We are running a local SQL Server 2017 to support a datawarehouse database. The database is loaded on a schedule through SSIS largely through the use of staging tables and the MERGE function. Recently, we have begun seeing the error "There is insufficient system memory in resource pool 'internal' to run this query.". It has become more and more rampant over the last couple weeks.

We have tried:

  1. Turning off query store
  2. Updating SQL Server thru CU27
  3. Tracing the query (no good results)
  4. Running as many reports as we can find to pinpoint the issue

Recent changes that correlate to the timing of the error:

  1. Turning on Query Store
  2. Addition of a large number of indexes

Other information:

  1. We have 32gb of memory on the server and allocate 26gb to sql server
  3. The SOURCE table of the MERGE is a HEAP
  4. Over time/multiple failures, the SOURCE table that has staged the changed records has grown to over 200,000 records. The TARGET table is ~10 million rows.

Any help would be appreciated. I have scoured the internet for the last couple days looking for any guidance. All I've seen so far is:

  1. Update SQL version
  2. Modify your query
  3. Add memory to the server


DROP TABLE IF EXISTS #TransformedChanges;

    [Change Type] VARCHAR(100)
MERGE [dbo].[FactOrderLine] AS TARGET
[FactOrderLine].[Booked Date],
[FactOrderLine].[Ordered Quantity],
[FactOrderLine].[Unit Price - CCN],
[FactOrderLine].[Unit Price - Transaction],
[FactOrderLine].[Discount Factor],
[FactOrderLine].[Split Factor],
[FactOrderLine].[Is Split?],
[DW_Checksum] = CHECKSUM([FactOrderLine].[BookedDate_Date_Key],
[FactOrderLine].[Booked Date],
[FactOrderLine].[Ordered Quantity],
[FactOrderLine].[Unit Price - CCN],
[FactOrderLine].[Unit Price - Transaction],
[FactOrderLine].[Discount Factor],
[FactOrderLine].[Split Factor],
[FactOrderLine].[Is Split?],
FROM [changeLog].[FactOrderLine] ) AS SOURCE
ON [Source].[OrderLine_Key] = [Target].[OrderLine_Key]
WHEN MATCHED AND ISNULL([Source].[DW_Checksum], 0) <> ISNULL([Target].[DW_Checksum], 0) THEN UPDATE SET
[Target].[BookedDate_Date_Key] = [Source].[BookedDate_Date_Key],
[Target].[BookedDate_Time_Key] = [Source].[BookedDate_Time_Key],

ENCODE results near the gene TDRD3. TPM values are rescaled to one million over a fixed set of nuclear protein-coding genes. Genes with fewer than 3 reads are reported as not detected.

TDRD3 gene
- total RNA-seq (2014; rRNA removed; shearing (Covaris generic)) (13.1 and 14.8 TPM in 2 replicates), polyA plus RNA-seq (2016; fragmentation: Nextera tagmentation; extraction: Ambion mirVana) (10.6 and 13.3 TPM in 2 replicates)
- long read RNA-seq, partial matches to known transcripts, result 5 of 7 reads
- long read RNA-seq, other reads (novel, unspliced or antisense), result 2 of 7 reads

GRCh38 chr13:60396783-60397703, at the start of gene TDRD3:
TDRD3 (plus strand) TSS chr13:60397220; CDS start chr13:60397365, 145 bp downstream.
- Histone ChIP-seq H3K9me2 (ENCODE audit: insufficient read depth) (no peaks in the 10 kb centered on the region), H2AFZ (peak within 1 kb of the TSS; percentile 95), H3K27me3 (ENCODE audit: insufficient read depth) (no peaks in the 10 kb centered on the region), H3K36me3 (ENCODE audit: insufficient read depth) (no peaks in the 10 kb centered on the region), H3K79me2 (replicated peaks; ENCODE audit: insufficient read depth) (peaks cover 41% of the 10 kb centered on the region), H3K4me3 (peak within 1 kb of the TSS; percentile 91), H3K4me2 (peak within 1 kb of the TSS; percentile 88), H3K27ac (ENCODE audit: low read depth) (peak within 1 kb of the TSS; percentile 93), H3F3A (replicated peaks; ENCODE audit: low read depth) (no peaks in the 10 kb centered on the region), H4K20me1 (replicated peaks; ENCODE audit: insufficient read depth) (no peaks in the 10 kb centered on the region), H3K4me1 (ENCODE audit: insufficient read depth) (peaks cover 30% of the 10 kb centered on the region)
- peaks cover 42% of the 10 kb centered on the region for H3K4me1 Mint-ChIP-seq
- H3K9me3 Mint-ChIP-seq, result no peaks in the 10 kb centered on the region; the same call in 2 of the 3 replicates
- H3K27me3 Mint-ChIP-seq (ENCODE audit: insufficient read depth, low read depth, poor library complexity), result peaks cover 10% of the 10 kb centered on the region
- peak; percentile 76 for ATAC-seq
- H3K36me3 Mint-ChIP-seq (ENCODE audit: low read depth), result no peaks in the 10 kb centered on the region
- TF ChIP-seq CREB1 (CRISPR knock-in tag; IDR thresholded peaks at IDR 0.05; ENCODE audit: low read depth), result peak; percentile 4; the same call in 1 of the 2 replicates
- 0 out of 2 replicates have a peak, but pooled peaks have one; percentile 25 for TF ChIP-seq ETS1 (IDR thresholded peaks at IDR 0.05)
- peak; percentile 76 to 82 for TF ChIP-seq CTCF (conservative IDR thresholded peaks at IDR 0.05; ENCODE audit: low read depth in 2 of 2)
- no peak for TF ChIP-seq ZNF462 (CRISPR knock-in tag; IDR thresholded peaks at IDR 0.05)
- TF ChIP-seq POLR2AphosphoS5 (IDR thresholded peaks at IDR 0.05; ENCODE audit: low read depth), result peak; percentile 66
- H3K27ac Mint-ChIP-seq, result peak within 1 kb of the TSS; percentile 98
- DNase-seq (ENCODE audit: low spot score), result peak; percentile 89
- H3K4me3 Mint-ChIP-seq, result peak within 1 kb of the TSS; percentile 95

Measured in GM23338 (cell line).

[Target].[Account_Key] = [Source].[Account_Key],
[Target].[CCN_Key] = [Source].[CCN_Key],
[Target].[BillTo_SalesOffice_Key] = [Source].[BillTo_SalesOffice_Key],
[Target].[BillTo_Territory_Key] = [Source].[BillTo_Territory_Key],
[Target].[ShipTo_SalesOffice_Key] = [Source].[ShipTo_SalesOffice_Key],
[Target].[ShipTo_Territory_Key] = [Source].[ShipTo_Territory_Key],
[Target].[AssemblyLocation_Key] = [Source].[AssemblyLocation_Key],
[Target].[ProductDivision_Key] = [Source].[ProductDivision_Key],
[Target].[Product_Key] = [Source].[Product_Key],
[Target].[Booked Date] = [Source].[Booked Date],
[Target].[Ordered Quantity] = [Source].[Ordered Quantity],
[Target].[Unit Price - CCN] = [Source].[Unit Price - CCN],
[Target].[Unit Price - Transaction] = [Source].[Unit Price - Transaction],
[Target].[Discount Factor] = [Source].[Discount Factor],
[Target].[Split Factor] = [Source].[Split Factor],
[Target].[Is Split?] = [Source].[Is Split?],
[Target].[DW_Checksum] = [Source].[DW_Checksum],
[Target].[DW_ModifiedOn] = GETUTCDATE(),
[Target].[DW_IsDeleted?] = 0
[Booked Date],
[Ordered Quantity],
[Unit Price - CCN],
[Unit Price - Transaction],
[Discount Factor],
[Split Factor],
[Is Split?],
[DW_IsDeleted?], [DW_Checksum], [Source_ModifiedOn], [DW_ModifiedOn], [DW_CreatedOn] ) VALUES (
[Source].[Booked Date],
[Source].[Ordered Quantity],
[Source].[Unit Price - CCN],
[Source].[Unit Price - Transaction],
[Source].[Discount Factor],
[Source].[Split Factor],
[Source].[Is Split?],
OUTPUT $action INTO #Changes;
CREATE TABLE #TransformedChanges
        [Update Record Count] INT,
        [Insert Record Count] INT
INSERT INTO #TransformedChanges
            TRIM(#Changes.[Change Type])+' Record Count' AS [Change Type],
            COUNT(*) AS [Record Count]
        FROM #Changes
        GROUP BY TRIM(#Changes.[Change Type])+' Record Count'
    ) A
        SUM([Record Count])
        FOR A.[Change Type] IN ([Update Record Count], [Insert Record Count])
    ) [B];
DECLARE @TransformationChecker INT;
SET @TransformationChecker = (SELECT COUNT(*) FROM #TransformedChanges);
IF @TransformationChecker = 0 INSERT INTO #TransformedChanges VALUES(0,0);
SELECT ISNULL([Update Record Count], 0) [Update Record Count], ISNULL([Insert Record Count], 0) [Insert Record Count] FROM #TransformedChanges;